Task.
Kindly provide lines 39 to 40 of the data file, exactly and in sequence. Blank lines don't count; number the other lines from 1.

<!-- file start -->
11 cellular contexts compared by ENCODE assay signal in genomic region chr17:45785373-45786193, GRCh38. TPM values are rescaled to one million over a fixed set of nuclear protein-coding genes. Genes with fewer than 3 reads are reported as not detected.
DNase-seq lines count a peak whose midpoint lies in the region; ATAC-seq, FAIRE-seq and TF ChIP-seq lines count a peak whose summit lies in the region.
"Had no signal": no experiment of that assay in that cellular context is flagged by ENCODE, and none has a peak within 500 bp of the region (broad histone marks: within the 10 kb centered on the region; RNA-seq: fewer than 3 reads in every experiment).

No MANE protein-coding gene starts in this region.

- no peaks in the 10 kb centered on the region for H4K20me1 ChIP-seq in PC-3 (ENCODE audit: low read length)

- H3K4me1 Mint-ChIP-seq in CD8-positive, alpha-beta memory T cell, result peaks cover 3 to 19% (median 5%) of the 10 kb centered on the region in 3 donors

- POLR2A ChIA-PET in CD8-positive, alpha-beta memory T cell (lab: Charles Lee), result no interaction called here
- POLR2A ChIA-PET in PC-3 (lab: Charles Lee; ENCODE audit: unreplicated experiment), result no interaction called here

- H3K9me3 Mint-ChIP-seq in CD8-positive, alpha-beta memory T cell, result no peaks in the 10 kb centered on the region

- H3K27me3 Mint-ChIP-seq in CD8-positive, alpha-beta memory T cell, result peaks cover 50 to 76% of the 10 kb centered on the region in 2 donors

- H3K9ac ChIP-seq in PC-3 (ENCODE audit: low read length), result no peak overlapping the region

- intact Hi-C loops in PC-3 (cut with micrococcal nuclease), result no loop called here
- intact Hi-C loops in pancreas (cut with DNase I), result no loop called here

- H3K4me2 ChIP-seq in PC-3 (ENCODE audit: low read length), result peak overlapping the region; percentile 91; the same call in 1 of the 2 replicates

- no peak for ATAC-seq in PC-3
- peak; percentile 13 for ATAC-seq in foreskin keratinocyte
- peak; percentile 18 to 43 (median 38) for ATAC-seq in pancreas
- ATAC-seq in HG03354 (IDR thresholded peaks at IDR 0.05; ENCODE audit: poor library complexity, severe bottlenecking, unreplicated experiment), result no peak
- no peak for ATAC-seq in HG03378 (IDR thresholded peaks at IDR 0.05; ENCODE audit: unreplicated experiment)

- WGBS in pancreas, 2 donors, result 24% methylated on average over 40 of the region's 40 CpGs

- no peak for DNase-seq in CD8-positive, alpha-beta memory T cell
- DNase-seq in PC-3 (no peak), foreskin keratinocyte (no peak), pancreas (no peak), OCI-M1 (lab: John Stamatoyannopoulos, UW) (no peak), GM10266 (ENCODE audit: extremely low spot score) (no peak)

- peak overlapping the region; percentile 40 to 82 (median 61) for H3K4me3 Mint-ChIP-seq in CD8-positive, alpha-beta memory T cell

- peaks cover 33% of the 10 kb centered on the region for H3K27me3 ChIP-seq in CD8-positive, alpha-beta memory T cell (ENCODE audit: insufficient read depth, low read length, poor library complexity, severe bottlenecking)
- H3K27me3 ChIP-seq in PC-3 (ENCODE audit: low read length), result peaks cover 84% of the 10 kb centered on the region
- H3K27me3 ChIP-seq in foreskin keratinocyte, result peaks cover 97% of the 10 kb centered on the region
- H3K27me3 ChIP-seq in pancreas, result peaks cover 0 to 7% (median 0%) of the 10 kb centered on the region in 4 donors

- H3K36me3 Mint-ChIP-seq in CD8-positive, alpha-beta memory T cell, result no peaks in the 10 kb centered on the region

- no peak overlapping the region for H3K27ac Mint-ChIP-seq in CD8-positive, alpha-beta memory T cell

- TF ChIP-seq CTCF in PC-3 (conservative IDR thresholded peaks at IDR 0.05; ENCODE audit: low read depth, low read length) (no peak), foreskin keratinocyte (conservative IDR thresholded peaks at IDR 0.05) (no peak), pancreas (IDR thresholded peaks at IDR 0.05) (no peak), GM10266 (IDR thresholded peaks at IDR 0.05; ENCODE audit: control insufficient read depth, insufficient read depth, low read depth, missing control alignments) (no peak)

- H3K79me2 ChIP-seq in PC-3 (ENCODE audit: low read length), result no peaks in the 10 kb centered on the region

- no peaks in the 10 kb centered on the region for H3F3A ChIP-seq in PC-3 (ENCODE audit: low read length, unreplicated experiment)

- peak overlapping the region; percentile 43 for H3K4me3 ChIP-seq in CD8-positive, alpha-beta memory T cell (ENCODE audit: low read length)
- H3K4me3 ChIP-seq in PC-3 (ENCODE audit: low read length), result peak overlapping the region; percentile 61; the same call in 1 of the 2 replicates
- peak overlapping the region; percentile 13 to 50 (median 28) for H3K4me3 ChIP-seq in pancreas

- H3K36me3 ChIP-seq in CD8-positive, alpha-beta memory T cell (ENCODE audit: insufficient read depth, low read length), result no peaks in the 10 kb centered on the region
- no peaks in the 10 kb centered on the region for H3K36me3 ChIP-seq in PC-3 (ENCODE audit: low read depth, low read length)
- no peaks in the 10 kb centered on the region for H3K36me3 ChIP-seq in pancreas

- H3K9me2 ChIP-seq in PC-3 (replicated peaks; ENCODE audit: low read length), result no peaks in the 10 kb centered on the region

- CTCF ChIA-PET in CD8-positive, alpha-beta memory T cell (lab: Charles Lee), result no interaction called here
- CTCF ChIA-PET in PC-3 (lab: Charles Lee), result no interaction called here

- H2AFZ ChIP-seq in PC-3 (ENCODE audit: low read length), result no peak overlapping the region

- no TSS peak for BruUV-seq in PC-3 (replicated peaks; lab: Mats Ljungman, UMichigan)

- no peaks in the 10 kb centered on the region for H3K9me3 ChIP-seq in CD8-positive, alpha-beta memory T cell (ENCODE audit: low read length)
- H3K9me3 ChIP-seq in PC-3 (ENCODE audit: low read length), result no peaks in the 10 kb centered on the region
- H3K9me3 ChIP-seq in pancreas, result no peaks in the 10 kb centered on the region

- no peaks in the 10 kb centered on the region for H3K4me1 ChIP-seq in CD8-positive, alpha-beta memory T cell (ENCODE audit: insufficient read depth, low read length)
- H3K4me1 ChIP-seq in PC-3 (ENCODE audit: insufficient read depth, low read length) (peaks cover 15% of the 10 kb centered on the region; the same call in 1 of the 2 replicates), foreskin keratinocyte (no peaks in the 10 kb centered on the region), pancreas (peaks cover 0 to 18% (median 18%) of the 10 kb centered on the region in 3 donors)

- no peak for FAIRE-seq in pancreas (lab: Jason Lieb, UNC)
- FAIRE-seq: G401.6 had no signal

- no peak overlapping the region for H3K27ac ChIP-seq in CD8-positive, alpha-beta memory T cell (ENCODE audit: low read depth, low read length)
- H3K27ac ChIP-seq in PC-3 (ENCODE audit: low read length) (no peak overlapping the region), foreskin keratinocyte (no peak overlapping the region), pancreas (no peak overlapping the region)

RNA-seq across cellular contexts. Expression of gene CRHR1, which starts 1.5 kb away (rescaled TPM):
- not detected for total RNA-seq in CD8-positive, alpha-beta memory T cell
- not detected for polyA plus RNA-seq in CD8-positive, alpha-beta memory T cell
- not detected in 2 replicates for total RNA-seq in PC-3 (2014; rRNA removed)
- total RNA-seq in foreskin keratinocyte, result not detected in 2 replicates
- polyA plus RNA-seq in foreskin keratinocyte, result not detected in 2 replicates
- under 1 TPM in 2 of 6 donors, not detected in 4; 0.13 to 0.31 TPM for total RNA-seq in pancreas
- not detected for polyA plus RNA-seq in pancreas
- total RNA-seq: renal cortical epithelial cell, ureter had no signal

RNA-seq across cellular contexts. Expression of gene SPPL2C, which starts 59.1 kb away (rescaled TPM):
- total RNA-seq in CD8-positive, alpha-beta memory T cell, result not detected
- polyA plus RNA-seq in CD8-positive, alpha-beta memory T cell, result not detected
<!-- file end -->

- H3K9me2 ChIP-seq in PC-3 (replicated peaks; ENCODE audit: low read length), result no peaks in the 10 kb centered on the region

- CTCF ChIA-PET in CD8-positive, alpha-beta memory T cell (lab: Charles Lee), result no interaction called here